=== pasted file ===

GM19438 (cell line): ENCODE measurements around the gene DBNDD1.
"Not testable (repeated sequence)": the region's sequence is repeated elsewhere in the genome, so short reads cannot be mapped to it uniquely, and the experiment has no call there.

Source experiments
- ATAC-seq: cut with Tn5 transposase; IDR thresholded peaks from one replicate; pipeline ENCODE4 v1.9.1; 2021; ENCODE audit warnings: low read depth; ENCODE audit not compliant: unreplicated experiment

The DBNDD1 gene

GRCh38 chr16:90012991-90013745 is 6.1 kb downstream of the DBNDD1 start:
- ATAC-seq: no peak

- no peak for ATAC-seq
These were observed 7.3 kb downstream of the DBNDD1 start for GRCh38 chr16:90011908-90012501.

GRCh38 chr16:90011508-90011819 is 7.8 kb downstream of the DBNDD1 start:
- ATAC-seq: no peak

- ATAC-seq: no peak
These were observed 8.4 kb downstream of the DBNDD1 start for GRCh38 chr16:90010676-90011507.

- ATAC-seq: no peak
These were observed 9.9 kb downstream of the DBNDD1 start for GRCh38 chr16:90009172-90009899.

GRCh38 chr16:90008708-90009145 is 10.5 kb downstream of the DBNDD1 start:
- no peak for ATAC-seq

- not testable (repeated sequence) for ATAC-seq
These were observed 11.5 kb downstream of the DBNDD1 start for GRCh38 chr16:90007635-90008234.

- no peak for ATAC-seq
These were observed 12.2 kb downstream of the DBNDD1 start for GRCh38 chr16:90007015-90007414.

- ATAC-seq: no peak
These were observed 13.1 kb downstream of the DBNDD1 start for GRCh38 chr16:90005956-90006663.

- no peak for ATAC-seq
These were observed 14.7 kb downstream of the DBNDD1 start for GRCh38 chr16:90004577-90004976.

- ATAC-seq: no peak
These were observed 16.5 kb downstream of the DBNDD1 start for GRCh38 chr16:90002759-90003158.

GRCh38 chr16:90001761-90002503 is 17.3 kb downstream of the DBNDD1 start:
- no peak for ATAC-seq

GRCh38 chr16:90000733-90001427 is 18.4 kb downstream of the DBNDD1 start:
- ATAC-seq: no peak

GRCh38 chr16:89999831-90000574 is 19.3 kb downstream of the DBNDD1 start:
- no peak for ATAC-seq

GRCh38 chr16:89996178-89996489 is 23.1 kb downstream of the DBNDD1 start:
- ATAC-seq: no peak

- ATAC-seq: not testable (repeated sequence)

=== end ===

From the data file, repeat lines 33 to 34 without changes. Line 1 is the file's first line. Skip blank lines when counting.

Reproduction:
- no peak for ATAC-seq

GRCh38 chr16:89996178-89996489 is 23.1 kb downstream of the DBNDD1 start: